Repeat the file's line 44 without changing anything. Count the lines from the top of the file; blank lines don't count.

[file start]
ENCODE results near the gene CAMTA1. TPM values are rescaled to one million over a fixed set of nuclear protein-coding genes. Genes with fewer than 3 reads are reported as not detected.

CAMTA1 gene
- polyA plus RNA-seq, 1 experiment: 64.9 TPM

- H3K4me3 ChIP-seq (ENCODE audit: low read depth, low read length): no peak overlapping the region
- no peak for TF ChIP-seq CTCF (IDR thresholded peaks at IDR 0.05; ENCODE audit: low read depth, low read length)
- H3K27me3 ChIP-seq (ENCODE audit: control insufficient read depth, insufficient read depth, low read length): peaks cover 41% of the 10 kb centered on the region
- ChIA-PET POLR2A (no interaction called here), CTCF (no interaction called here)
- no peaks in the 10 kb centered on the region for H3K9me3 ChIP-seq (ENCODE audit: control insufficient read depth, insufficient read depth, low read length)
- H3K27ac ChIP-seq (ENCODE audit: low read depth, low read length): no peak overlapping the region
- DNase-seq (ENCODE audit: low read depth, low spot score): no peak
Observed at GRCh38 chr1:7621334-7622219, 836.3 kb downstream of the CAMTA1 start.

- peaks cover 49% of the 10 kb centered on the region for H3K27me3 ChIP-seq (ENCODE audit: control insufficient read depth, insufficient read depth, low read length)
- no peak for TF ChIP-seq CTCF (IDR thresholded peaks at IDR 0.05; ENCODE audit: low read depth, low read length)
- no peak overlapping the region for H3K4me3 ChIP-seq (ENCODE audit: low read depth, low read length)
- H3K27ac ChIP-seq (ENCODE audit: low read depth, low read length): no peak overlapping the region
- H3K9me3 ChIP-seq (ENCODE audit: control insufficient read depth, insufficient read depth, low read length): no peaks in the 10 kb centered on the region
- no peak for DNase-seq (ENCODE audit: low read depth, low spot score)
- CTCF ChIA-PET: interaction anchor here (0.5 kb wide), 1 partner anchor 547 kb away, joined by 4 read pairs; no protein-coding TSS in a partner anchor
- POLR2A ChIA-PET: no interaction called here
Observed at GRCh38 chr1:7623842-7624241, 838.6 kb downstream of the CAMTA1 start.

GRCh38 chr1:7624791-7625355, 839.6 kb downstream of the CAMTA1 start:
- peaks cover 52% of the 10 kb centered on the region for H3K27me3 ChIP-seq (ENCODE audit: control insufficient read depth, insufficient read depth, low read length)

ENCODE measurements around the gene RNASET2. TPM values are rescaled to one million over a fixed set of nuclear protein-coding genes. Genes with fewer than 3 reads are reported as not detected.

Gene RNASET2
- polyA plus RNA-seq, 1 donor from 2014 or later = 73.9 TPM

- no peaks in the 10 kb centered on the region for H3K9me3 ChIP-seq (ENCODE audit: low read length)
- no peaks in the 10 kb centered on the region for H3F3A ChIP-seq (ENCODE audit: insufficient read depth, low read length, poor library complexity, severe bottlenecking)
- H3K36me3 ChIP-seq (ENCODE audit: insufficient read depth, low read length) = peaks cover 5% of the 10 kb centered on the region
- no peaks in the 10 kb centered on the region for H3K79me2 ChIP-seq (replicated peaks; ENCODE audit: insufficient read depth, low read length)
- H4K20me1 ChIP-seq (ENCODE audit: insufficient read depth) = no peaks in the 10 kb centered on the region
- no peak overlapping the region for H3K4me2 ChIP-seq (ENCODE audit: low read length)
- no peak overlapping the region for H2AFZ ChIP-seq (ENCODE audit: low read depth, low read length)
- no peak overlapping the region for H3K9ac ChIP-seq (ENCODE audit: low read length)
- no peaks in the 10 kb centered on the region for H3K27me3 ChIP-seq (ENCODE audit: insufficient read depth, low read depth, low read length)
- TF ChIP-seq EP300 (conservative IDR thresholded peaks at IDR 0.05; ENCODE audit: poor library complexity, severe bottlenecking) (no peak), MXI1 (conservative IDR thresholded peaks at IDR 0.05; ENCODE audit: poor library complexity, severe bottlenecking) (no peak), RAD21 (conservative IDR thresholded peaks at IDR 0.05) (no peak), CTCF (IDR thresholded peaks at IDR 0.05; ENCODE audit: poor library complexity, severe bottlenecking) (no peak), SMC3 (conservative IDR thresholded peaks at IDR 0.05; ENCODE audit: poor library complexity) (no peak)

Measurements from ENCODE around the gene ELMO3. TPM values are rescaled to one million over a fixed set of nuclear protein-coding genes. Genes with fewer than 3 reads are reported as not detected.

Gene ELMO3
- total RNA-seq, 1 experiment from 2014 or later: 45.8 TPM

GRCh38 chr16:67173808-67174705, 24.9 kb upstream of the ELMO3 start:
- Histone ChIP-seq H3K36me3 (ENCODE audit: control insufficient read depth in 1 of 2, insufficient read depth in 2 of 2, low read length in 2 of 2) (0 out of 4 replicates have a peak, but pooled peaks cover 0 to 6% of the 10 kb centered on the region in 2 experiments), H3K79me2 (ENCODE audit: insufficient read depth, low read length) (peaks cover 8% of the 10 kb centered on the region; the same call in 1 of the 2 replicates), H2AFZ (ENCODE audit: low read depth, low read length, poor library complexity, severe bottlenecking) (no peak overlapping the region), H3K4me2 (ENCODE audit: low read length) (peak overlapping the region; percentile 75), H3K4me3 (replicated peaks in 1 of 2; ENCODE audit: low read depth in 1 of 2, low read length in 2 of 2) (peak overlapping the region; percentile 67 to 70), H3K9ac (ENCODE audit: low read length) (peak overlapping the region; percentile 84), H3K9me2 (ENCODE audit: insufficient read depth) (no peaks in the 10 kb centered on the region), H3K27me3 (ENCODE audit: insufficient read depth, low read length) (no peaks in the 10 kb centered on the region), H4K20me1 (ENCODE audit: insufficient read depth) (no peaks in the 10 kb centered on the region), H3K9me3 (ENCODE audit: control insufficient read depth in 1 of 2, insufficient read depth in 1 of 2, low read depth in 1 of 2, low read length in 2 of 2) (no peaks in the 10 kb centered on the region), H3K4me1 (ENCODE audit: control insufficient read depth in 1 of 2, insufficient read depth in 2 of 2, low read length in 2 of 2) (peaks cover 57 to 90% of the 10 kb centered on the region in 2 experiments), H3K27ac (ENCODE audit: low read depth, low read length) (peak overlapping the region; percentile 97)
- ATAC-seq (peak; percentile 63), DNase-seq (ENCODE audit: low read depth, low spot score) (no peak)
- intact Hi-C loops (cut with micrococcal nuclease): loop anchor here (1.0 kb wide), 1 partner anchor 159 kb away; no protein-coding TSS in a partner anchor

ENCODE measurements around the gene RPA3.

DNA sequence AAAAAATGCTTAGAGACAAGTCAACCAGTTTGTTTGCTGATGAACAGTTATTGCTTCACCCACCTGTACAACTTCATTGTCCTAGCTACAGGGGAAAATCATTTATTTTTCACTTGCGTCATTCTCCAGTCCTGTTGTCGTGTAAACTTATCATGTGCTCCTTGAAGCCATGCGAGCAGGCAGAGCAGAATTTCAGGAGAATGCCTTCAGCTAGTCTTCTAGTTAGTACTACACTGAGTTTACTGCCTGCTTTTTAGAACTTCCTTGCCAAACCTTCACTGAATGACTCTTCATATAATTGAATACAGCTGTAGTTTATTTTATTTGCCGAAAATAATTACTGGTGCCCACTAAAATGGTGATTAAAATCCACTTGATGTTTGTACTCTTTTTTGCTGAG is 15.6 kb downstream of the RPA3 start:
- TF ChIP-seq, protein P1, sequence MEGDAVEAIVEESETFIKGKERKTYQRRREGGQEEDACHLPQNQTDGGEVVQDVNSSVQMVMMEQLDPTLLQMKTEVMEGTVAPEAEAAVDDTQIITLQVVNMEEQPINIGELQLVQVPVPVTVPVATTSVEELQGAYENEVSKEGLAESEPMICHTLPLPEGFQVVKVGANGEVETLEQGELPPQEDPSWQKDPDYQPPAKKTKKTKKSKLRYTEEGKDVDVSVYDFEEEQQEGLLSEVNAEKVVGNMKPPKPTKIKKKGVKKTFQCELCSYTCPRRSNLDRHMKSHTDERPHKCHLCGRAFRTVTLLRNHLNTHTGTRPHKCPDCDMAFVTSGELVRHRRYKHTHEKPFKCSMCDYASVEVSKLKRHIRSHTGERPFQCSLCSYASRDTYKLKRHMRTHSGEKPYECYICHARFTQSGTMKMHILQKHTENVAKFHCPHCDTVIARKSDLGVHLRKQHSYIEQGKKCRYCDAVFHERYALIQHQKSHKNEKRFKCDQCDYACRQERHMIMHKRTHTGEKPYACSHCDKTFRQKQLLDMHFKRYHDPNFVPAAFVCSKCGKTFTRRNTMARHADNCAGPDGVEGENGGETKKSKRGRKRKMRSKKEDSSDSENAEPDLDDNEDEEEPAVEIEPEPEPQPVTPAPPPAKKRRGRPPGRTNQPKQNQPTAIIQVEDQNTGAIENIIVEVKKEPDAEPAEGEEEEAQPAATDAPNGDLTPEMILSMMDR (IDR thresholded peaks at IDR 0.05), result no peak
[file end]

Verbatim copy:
DNA sequence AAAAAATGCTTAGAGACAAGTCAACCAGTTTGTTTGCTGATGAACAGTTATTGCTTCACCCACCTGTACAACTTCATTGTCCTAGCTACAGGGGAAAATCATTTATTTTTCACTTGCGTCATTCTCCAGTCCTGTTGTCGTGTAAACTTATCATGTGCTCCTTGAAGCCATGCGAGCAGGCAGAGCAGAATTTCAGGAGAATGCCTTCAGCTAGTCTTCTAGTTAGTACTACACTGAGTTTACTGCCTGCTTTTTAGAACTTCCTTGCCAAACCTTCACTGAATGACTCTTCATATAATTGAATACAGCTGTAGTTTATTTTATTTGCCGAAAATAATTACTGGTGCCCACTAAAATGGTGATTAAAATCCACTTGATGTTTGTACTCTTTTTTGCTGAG is 15.6 kb downstream of the RPA3 start: